Wallace v. Smith – 7/25/2023
Arizona Supreme Court holds that court rule regarding supersedeas bonds controls over conflicting statute.
The superior court entered a judgment against the defendant. The court awarded attorney’s fees, costs, and nominal statutory damages. The defendant filed a notice of appeal and asked the Court to enter a supersedeas bond to stay enforcement of the judgment in the amount of $0, noting the nominal damage award. The defendant cited to A.R.S. § 12-2108(A)(1), which requires the court to consider “[t]he total amount of damages” when calculating a supersedeas bond. Instead, the court calculated the bond as directed by ARCAP 7(a)(4)(A), which requires the court to consider not only the total amount of damages, but also attorney’s fees, costs, and prejudgment interest. The defendant posted the bond and filed a petition for special action with the Supreme Court, challenging the validity of ARCAP 7(a)(4)(A). The Supreme Court accepted jurisdiction, agreeing that the matter presented an issue of statewide importance likely to recur.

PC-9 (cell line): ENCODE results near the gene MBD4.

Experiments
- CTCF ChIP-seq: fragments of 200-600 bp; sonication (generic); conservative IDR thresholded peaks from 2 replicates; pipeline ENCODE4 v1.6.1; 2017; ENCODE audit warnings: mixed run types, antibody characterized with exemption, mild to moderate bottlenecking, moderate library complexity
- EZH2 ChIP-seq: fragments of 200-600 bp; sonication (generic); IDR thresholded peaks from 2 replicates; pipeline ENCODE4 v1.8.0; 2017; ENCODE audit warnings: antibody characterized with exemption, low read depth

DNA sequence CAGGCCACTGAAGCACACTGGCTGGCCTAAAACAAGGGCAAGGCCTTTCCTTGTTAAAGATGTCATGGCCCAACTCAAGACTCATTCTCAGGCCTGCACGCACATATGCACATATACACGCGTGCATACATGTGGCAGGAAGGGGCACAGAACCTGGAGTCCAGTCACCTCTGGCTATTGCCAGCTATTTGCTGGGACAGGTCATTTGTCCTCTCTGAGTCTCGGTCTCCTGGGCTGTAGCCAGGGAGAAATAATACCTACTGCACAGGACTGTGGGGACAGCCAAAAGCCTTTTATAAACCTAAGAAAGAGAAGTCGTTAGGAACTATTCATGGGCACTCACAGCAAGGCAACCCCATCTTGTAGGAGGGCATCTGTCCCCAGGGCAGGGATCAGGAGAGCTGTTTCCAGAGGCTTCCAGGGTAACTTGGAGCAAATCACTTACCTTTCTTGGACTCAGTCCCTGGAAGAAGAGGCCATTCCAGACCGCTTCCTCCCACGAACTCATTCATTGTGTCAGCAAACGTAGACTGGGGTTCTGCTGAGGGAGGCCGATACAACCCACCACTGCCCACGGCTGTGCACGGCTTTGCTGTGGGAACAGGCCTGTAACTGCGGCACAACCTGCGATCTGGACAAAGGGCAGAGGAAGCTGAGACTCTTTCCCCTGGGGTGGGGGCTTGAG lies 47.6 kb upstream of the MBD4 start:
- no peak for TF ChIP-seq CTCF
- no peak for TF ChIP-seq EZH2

The Supreme Court explained that A.R.S. § 12-2108(A)(1), which requires consideration of only damages when calculating a supersedeas bond, directly conflicts with ARCAP 7(a)(4)(A), which requires consideration of not only damages, but also attorney’s fees, costs, and prejudgment interest. Finding that the statute and the rule cannot be harmonized, the Court then determined that ARCAP 7(a)(4)(A) is a procedural, rather than substantive rule, because it does not affect a defendant’s substantive right to appeal. Because a statute regulating a procedural matter cannot prevail against a procedural rule, the Court held that A.R.S. § 12-2108(A)(1) must yield to ARCAP 7(a)(4)(A) to the extent the two conflict.
Chief Justice Brutinel authored the unanimous opinion.
Disclosure: Osborn Maledon attorneys were involved in this case.
Posted by: BriAnne Illich Meeds